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Year : 2011  |  Volume : 55  |  Issue : 5  |  Page : 544-545  

Mallampati class 'zero' - yet another cause?

Department of Anaesthesiology, Narayana Medical College, Nellore, Andhra Pradesh, India

Date of Web Publication14-Nov-2011

Correspondence Address:
G Indira
Plot No. 8, Lalithanagar, Jamai Osmania, Hyderabad, Andhra Pradesh
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Source of Support: None, Conflict of Interest: None

DOI: 10.4103/0019-5049.89905

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How to cite this article:
Indira G. Mallampati class 'zero' - yet another cause?. Indian J Anaesth 2011;55:544-5

How to cite this URL:
Indira G. Mallampati class 'zero' - yet another cause?. Indian J Anaesth [serial online] 2011 [cited 2020 Jul 15];55:544-5. Available from:


I present a 40-year-old female patient with severe kyphoscoliosis involving cervical, thoracic and lumbar spine, bilateral staghorn renal calculi and renal failure scheduled for percutaneous nephrolithotripsy. The patient has given consent to report this. On examination, she had Mallampati class zero airway and a visible epiglottis on mouth opening. In view of cervical spine involvement, a lateral radiographic view of the neck was done to rule out any airway difficulty [Figure 1]. It showed that the epiglottis was at C2 level with distortion of airway. On induction of anaesthesia, there was no difficulty in mask ventilation. Initial attempt at intubation by the trainee resident resulted in oesophageal intubation as he went past the glottic opening and experienced difficulty in glottic visualization. After the reason for difficulty was recognized, subsequent attempt at intubation by attending anesthesiologist taking appropriate measures was successful and was graded as easy. Grover et al. [1] reported a similar encounter of difficult laryngoscopy in a class zero airway due to a large obstructive epiglottis. Grade 1 position of the larynx can cause difficulty in intubation despite normal epiglottis if the laryngoscopist does not use an appropriate technique. In a prospective study by Ezri et al., [2] all patients with Mallampati class zero were women and had laryngoscopic grade 1. The difference in neck fat deposition between the sexes was suggested as an explanation for the perceived easier class of airway in women. Difficulty in not only intubation but also mask ventilation due to large floppy epiglottis in class zero patient was reported by Fang and Norris. [3] The possible cause for Mallampati class zero in my patient was distortion of airway. Severe kyphoscoliosis may have caused alteration in the alignment of the pharyngeal and laryngeal axes. This may have contributed to elevation of laryngeal inlet resulting in class zero view. This case highlights the other causes for mallampati class 0 airway, in addition to earlier reports of large redundant epiglottis and female gender. It is important to recognize the possibility of difficult laryngoscopy despite an easily visible epiglottis. The increased force during laryngoscopy in the event of difficulty in visualizing the glottis has potential for causing neurological injury, especially in patients with cervical spine abnormality.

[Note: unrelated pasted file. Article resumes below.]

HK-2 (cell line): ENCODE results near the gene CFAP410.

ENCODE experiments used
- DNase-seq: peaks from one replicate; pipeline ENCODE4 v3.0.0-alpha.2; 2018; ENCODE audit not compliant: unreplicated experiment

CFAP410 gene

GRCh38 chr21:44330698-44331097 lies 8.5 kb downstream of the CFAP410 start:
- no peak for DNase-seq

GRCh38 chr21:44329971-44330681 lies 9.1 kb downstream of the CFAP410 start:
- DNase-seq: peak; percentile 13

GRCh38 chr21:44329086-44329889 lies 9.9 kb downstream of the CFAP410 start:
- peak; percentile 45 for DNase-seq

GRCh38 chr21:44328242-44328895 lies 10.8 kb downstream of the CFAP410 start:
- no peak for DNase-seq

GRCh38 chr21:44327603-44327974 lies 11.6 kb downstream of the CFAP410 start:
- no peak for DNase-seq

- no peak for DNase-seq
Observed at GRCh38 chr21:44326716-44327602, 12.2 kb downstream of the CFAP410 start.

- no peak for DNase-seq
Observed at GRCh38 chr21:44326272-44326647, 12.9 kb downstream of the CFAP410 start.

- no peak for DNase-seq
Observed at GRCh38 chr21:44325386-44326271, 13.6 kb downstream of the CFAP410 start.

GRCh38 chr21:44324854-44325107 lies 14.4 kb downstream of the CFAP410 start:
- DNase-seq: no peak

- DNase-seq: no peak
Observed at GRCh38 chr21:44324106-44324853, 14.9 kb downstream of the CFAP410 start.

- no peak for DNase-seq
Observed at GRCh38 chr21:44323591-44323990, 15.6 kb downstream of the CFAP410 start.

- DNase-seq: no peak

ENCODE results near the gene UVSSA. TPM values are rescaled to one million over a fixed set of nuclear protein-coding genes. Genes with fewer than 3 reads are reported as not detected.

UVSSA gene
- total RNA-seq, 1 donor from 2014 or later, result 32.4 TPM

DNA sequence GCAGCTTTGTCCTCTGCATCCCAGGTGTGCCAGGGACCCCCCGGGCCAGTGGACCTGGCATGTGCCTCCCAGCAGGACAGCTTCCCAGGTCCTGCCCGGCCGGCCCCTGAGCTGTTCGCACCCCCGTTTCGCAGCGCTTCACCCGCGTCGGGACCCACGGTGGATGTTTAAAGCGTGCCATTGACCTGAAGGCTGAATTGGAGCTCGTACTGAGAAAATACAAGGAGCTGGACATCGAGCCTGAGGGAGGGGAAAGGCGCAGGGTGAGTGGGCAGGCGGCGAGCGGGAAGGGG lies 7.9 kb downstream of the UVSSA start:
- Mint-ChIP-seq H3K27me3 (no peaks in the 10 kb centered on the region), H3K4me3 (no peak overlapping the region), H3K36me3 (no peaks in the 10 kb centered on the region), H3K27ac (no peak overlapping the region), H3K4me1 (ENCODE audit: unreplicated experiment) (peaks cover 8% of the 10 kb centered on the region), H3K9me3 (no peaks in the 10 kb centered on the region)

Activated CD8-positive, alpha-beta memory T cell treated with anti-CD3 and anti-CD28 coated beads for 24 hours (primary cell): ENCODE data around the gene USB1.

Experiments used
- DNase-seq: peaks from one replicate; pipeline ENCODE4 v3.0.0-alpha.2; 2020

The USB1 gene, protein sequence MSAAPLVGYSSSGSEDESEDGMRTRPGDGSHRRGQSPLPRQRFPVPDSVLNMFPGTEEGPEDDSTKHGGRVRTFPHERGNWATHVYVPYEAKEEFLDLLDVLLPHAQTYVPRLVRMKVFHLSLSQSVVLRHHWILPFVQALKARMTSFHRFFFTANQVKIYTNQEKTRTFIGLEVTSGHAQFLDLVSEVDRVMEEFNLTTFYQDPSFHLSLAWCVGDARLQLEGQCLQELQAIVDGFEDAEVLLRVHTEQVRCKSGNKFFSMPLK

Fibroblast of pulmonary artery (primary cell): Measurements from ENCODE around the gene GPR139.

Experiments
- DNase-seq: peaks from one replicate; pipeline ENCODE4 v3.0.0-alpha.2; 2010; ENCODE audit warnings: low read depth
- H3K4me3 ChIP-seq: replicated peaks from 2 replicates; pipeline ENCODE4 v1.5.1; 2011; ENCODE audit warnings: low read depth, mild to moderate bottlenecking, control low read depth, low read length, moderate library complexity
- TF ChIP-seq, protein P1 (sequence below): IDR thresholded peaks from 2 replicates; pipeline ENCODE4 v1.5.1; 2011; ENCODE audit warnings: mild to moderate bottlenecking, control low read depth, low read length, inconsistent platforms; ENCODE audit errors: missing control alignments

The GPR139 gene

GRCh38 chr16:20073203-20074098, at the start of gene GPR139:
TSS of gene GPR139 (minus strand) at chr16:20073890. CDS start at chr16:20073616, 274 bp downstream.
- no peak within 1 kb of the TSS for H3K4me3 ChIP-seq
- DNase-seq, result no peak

Figure 1: X-Ray neck lateral view showing the epiglottis at C2 level with distortion of airway

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   References Top

1.Ezri T, Warters RD, Szmuk P, Saad-Eddin H, Geva D, Katz J, et al. The incidence of class zero airway and the impact of Mallampati score, age, sex and body mass index on prediction of laryngoscopy grade. Anesth Analg 2001;93:1073-5.  Back to cited text no. 1
2.Grover V, Mahajan R, Tomar M. Class zero airway and laryngoscopy. Anesth Analg 2003;96:911.  Back to cited text no. 2
3.Fang B, Norris J. Class zero airway and laryngoscopy. Anesth Analg 2004;98:870.  Back to cited text no. 3


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